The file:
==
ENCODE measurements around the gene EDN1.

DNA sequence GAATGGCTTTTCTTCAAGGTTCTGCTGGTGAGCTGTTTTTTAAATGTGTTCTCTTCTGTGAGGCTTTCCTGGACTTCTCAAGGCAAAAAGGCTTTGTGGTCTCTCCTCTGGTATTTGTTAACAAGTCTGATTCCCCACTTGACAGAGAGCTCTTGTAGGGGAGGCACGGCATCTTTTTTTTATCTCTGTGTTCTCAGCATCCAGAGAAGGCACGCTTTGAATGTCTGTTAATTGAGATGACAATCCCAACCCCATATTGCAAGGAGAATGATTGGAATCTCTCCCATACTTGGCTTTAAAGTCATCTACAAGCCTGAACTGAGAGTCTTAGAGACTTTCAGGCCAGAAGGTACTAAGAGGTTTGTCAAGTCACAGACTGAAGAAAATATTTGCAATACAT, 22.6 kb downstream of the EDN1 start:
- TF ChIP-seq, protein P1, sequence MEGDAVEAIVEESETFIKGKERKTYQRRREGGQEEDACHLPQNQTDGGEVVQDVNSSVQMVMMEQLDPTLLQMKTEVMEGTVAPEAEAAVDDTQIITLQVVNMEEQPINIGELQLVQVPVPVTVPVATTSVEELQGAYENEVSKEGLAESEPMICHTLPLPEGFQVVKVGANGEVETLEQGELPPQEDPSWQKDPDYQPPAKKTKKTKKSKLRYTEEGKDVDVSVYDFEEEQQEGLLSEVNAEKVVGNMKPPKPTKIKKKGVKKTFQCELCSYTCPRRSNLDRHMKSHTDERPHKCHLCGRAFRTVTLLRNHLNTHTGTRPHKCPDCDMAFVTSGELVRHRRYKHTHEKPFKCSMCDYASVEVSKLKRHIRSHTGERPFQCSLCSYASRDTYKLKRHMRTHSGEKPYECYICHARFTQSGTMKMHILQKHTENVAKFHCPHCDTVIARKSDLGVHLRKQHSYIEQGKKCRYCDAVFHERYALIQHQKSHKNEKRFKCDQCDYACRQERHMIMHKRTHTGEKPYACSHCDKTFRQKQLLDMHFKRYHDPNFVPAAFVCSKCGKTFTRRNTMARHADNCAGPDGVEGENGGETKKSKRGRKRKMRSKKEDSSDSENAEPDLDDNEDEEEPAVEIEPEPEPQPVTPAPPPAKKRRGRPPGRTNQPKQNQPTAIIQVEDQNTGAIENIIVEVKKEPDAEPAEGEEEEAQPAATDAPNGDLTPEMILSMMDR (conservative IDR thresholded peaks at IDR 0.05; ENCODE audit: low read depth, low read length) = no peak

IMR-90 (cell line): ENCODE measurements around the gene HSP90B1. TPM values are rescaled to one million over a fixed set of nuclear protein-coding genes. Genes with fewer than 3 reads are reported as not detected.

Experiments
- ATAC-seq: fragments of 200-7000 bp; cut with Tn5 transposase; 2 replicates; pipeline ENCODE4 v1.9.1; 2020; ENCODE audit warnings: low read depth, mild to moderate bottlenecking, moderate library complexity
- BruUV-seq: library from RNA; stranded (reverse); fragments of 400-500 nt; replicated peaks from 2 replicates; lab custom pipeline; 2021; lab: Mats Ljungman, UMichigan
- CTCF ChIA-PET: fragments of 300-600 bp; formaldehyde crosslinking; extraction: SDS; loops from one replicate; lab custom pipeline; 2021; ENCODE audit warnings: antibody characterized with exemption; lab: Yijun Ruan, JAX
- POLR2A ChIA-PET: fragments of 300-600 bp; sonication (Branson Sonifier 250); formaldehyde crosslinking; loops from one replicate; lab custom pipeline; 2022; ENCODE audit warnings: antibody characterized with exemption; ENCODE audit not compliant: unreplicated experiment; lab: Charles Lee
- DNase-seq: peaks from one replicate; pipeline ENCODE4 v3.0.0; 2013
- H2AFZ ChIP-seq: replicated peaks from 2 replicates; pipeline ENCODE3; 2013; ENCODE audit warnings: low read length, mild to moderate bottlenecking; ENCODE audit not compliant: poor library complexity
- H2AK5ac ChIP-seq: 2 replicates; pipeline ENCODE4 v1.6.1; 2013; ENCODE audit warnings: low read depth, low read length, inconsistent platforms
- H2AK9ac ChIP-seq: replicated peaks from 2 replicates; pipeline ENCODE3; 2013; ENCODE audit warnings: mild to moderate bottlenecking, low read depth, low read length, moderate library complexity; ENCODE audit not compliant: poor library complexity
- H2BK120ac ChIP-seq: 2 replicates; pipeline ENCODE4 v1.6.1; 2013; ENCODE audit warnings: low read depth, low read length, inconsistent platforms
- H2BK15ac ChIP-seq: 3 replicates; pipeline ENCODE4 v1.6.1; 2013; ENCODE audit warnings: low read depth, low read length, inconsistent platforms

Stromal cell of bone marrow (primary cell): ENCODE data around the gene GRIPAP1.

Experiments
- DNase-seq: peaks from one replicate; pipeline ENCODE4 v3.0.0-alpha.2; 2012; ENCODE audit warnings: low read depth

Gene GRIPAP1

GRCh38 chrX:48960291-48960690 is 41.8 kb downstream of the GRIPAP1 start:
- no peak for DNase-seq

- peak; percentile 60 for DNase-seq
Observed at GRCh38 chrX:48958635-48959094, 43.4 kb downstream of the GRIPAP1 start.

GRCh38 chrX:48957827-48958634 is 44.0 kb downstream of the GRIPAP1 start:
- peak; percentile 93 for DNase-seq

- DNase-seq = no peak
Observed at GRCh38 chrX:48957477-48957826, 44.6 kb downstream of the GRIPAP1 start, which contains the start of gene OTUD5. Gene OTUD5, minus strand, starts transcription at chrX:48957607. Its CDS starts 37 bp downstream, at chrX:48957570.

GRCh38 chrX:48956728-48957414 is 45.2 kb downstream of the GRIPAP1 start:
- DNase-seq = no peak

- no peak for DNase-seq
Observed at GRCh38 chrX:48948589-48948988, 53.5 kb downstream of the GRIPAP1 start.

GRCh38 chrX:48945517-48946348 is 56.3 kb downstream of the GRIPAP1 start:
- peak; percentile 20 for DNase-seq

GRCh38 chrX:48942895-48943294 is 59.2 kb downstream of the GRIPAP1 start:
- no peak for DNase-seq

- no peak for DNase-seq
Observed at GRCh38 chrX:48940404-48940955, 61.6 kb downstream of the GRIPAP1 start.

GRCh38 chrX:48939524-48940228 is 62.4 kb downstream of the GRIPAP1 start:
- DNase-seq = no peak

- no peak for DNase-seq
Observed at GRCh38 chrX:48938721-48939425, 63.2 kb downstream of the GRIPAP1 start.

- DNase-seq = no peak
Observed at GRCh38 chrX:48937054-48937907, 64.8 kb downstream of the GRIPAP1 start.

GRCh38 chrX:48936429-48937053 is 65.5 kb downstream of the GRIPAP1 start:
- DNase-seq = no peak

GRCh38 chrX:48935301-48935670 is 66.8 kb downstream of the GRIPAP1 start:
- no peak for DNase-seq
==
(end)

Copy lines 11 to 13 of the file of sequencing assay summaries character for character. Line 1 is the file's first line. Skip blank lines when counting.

- H2AFZ ChIP-seq: replicated peaks from 2 replicates; pipeline ENCODE3; 2013; ENCODE audit warnings: low read length, mild to moderate bottlenecking; ENCODE audit not compliant: poor library complexity
- H2AK5ac ChIP-seq: 2 replicates; pipeline ENCODE4 v1.6.1; 2013; ENCODE audit warnings: low read depth, low read length, inconsistent platforms
- H2AK9ac ChIP-seq: replicated peaks from 2 replicates; pipeline ENCODE3; 2013; ENCODE audit warnings: mild to moderate bottlenecking, low read depth, low read length, moderate library complexity; ENCODE audit not compliant: poor library complexity